A key feature of developing economies is that wages in agriculture are significantly
below those of other sectors. Using Brazilian household surveys and administrative
panel data, I use information on workers who switch sectors to decompose the drivers
of this gap. I find that most of the gap is explained by differences in worker composition.
The evidence speaks against the existence of large short-term gains from reallocating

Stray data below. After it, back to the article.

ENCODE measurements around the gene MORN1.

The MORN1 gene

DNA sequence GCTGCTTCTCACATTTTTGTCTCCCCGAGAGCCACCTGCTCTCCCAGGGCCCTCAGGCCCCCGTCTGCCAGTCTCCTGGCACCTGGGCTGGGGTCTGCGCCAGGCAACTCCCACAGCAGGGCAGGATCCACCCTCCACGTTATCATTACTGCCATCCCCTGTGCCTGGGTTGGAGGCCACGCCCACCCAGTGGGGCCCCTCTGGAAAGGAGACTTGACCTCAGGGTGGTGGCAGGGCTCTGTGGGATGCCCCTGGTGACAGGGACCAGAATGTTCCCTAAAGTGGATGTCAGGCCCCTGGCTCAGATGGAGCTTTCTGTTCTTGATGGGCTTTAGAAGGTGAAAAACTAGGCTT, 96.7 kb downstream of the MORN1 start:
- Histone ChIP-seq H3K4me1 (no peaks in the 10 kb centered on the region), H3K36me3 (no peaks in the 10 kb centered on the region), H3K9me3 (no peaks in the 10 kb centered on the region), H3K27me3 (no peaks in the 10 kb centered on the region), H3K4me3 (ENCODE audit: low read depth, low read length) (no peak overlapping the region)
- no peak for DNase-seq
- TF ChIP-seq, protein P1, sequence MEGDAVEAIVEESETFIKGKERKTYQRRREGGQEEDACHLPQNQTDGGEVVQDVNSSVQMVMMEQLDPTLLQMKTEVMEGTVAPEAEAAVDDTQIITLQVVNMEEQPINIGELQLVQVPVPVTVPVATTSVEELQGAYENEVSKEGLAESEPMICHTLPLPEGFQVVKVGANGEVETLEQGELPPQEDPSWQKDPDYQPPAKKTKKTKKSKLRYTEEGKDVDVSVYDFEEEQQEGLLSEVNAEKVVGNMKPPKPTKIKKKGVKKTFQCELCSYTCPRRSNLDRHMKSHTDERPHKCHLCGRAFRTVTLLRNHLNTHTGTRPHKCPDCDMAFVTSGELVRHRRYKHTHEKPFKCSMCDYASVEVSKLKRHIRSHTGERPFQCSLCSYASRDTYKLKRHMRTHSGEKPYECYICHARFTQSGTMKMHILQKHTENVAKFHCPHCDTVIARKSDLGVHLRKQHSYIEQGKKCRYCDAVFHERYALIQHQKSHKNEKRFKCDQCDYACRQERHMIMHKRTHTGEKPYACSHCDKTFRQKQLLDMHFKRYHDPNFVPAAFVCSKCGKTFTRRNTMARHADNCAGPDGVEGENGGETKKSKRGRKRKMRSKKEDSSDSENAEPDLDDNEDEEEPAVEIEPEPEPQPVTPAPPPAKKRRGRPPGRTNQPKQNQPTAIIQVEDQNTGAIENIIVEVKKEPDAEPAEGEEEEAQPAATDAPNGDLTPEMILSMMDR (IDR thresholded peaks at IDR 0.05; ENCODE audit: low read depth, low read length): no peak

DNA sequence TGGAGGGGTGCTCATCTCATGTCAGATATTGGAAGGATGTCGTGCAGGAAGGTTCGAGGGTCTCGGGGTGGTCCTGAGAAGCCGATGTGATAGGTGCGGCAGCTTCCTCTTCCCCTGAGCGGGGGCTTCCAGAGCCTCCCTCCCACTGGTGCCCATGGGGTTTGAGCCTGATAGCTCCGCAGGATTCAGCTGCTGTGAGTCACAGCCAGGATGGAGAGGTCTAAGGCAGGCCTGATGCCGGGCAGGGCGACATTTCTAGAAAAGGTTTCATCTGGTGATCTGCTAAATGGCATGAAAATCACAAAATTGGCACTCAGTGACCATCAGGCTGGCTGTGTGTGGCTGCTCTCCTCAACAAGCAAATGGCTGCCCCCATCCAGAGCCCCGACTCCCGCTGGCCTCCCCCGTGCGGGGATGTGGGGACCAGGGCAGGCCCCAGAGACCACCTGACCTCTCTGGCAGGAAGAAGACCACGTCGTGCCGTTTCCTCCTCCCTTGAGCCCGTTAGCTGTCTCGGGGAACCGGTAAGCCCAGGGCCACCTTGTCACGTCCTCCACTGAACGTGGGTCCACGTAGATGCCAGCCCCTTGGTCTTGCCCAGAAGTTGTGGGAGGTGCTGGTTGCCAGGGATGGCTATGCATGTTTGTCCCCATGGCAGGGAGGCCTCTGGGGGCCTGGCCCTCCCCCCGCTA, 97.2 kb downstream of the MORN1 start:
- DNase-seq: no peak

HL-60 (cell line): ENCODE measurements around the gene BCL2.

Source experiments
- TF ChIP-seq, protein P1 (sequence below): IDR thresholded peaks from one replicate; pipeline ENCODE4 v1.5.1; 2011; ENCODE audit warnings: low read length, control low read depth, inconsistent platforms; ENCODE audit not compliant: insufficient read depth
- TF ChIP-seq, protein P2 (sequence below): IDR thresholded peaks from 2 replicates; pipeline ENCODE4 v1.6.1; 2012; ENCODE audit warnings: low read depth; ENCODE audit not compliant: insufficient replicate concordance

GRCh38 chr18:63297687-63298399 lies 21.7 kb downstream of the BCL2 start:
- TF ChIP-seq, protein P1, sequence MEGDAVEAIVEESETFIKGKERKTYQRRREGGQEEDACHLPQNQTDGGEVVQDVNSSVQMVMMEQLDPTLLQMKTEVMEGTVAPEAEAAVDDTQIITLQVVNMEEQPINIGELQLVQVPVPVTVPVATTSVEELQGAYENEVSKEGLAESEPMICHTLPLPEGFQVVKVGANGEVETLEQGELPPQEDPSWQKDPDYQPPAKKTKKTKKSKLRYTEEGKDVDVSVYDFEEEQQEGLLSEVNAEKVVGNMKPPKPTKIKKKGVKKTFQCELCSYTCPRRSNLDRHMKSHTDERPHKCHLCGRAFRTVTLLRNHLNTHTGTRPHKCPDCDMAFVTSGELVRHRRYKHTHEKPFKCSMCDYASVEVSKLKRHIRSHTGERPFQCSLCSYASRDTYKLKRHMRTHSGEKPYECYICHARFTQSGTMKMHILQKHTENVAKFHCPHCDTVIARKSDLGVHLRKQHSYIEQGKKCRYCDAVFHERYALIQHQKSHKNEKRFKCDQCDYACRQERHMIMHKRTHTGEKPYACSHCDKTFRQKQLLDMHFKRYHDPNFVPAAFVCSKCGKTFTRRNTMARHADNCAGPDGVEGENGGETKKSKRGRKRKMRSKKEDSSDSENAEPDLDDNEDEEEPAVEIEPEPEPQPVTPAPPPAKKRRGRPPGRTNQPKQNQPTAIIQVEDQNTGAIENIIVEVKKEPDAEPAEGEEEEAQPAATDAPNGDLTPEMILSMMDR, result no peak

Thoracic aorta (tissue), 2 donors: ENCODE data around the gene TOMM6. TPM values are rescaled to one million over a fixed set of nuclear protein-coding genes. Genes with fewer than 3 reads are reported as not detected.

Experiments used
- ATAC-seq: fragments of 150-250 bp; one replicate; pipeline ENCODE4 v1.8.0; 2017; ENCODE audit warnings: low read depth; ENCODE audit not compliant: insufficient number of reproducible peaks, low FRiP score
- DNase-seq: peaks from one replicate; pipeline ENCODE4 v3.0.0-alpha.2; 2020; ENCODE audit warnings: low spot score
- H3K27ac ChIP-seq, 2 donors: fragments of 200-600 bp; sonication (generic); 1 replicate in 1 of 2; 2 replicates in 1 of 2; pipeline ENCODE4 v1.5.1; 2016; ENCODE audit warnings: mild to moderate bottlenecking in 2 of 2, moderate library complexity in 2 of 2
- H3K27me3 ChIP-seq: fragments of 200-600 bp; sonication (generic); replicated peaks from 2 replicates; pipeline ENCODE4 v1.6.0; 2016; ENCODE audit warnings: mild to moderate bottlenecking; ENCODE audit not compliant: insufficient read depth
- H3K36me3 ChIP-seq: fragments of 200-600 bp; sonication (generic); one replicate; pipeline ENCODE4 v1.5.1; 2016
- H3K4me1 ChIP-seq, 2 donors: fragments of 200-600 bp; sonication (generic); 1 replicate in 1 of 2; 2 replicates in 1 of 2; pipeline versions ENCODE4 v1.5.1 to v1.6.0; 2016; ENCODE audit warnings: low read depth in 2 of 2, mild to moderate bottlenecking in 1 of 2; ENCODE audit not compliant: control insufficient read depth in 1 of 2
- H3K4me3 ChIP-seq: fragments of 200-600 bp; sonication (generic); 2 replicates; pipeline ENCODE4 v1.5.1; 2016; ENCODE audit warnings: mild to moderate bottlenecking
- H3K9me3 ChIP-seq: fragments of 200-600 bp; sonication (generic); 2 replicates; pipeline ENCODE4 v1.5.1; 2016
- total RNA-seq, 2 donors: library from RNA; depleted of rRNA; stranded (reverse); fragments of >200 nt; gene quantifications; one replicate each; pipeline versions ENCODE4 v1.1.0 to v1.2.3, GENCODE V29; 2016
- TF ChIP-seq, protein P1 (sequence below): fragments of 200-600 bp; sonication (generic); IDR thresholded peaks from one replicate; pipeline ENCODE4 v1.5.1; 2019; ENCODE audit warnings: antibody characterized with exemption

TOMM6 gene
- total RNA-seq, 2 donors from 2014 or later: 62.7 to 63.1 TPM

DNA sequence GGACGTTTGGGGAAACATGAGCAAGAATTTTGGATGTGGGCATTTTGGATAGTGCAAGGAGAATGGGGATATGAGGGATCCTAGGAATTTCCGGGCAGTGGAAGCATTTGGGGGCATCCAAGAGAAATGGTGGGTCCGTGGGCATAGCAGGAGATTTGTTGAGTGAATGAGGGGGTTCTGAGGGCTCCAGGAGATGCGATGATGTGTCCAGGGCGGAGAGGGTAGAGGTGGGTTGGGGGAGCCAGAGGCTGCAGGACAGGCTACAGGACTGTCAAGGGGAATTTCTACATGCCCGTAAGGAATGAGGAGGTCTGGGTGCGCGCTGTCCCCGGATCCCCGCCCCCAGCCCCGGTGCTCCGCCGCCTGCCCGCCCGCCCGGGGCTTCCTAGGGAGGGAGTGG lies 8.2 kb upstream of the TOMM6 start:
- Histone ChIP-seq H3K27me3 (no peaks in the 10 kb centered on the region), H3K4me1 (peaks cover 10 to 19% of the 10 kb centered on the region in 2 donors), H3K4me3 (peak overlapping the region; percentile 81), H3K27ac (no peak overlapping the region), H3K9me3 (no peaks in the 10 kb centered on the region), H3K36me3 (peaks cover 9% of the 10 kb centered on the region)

workers out of agriculture and favors recently proposed Roy models of inter-sector
sorting. A calibrated sorting model of structural transformation can account for the
wage gap level observed and its decline as the economy transitioned out of agriculture.